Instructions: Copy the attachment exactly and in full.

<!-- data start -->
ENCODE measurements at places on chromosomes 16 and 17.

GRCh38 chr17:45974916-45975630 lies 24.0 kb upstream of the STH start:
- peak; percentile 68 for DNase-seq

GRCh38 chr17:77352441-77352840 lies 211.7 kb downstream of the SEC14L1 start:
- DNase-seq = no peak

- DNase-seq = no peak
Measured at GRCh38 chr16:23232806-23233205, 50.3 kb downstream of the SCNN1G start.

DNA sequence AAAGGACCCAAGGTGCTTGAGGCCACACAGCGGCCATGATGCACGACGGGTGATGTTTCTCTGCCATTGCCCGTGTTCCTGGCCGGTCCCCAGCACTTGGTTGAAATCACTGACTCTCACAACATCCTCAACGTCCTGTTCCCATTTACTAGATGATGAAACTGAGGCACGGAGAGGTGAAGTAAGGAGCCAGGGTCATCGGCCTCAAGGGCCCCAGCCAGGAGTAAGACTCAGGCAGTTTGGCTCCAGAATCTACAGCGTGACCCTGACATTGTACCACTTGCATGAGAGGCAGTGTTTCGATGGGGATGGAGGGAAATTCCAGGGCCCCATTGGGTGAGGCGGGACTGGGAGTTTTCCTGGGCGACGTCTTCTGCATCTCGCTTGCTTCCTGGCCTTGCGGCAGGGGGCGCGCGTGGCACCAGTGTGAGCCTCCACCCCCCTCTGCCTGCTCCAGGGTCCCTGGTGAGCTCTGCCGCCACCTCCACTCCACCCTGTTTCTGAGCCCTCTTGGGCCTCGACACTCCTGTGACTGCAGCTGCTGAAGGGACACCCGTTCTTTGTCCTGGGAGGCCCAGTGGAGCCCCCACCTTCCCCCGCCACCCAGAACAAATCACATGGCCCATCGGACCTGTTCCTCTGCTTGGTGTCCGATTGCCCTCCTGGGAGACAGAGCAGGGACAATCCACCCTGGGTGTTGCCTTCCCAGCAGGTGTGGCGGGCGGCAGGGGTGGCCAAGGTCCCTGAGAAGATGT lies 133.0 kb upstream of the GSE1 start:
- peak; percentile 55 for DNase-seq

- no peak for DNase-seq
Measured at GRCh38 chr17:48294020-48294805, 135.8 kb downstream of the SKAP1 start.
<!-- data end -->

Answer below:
ENCODE measurements at places on chromosomes 16 and 17.

GRCh38 chr17:45974916-45975630 lies 24.0 kb upstream of the STH start:
- peak; percentile 68 for DNase-seq

GRCh38 chr17:77352441-77352840 lies 211.7 kb downstream of the SEC14L1 start:
- DNase-seq = no peak

- DNase-seq = no peak
Measured at GRCh38 chr16:23232806-23233205, 50.3 kb downstream of the SCNN1G start.

DNA sequence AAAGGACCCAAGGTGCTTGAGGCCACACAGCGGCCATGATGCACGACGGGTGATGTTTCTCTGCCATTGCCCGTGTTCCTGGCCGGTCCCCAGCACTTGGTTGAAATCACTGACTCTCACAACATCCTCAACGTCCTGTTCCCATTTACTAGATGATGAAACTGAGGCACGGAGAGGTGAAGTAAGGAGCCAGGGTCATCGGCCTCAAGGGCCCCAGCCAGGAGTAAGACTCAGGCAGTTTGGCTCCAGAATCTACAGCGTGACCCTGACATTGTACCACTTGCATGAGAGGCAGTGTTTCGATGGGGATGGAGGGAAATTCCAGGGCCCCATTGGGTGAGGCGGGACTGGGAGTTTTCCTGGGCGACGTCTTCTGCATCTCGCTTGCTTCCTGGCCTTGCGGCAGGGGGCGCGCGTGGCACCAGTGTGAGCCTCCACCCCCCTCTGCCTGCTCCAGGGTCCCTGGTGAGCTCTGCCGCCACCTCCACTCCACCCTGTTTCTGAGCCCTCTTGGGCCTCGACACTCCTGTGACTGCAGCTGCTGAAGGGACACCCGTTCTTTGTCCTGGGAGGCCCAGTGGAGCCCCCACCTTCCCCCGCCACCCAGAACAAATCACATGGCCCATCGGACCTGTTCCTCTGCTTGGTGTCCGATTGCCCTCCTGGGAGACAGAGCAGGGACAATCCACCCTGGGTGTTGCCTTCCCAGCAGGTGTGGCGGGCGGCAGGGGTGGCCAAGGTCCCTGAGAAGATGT lies 133.0 kb upstream of the GSE1 start:
- peak; percentile 55 for DNase-seq

- no peak for DNase-seq
Measured at GRCh38 chr17:48294020-48294805, 135.8 kb downstream of the SKAP1 start.